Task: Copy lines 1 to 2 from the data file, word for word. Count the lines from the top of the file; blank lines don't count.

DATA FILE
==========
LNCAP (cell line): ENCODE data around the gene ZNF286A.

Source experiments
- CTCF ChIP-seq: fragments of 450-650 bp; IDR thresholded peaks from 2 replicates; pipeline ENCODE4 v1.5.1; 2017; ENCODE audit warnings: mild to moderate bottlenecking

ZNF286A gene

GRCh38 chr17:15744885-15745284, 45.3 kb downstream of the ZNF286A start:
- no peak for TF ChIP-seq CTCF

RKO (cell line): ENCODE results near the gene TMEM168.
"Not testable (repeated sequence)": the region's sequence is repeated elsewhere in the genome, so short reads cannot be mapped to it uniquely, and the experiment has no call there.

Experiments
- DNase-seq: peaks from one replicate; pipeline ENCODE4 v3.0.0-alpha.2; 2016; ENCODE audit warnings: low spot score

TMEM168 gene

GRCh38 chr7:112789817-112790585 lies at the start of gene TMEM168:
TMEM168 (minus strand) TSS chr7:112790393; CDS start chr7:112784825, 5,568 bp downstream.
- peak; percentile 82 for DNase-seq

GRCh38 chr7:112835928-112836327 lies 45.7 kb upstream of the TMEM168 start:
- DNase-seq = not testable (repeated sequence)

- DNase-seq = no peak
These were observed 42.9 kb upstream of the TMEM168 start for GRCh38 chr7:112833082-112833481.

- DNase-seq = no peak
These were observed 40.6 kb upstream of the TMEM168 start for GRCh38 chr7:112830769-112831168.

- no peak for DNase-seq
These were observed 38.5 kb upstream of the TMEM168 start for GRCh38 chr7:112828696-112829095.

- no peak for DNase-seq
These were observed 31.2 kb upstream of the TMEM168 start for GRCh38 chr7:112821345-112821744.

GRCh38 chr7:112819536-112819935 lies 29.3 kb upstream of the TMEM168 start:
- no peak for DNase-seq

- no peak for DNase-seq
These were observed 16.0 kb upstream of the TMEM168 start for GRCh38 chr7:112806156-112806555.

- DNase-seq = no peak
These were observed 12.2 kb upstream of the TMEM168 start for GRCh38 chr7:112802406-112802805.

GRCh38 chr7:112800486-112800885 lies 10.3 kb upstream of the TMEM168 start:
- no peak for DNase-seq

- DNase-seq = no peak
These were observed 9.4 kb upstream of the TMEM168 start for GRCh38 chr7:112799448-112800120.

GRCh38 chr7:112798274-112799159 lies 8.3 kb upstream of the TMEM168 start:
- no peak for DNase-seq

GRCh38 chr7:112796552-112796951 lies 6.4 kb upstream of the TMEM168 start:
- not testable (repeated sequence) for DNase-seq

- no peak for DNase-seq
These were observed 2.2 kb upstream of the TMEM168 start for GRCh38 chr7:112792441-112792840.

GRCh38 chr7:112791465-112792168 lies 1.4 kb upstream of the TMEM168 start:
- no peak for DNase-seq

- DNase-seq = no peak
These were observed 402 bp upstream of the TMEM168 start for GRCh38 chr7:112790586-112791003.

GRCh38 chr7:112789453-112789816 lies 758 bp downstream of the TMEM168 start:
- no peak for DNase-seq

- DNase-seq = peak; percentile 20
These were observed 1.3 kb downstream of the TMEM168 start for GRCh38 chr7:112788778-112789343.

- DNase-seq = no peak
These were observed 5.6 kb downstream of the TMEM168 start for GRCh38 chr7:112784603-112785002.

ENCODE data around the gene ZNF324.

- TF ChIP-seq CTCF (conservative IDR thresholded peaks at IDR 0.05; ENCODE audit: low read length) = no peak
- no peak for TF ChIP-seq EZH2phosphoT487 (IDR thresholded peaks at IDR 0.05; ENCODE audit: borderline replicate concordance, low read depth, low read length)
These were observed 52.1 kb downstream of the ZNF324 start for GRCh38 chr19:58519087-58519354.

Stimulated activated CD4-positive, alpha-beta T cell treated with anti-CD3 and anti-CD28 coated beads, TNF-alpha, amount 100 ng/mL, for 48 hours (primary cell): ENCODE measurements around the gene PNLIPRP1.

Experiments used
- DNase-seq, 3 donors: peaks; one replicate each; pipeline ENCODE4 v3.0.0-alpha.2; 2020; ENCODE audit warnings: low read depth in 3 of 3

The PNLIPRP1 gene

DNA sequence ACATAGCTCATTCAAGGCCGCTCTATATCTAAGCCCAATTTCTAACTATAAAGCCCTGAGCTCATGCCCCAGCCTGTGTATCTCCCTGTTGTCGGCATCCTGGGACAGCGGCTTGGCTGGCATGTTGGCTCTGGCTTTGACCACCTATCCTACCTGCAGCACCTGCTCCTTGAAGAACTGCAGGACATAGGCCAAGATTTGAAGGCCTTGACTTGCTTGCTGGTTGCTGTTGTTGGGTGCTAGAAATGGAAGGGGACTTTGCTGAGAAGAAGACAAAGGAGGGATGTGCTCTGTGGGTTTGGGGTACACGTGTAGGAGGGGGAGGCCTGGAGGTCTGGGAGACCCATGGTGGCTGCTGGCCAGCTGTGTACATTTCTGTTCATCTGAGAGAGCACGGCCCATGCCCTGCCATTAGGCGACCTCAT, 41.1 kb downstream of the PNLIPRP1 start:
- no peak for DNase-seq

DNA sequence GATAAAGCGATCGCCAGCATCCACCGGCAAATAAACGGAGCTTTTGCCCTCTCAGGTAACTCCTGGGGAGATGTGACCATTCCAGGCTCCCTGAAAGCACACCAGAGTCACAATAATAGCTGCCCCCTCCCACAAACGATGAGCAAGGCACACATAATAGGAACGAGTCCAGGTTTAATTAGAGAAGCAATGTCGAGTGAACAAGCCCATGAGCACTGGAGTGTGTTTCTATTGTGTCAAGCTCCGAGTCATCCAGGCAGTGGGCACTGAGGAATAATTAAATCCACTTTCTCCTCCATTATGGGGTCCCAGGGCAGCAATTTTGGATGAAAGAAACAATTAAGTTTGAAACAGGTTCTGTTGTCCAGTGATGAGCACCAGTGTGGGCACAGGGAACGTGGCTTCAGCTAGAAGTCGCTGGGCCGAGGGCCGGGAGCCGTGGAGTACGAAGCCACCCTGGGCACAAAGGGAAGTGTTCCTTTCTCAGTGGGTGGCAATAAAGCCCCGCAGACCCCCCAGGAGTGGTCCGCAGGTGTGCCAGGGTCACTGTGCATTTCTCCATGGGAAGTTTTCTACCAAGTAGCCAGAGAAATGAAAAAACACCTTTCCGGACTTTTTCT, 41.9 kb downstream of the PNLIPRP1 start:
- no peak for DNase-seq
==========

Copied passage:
LNCAP (cell line): ENCODE data around the gene ZNF286A.

Source experiments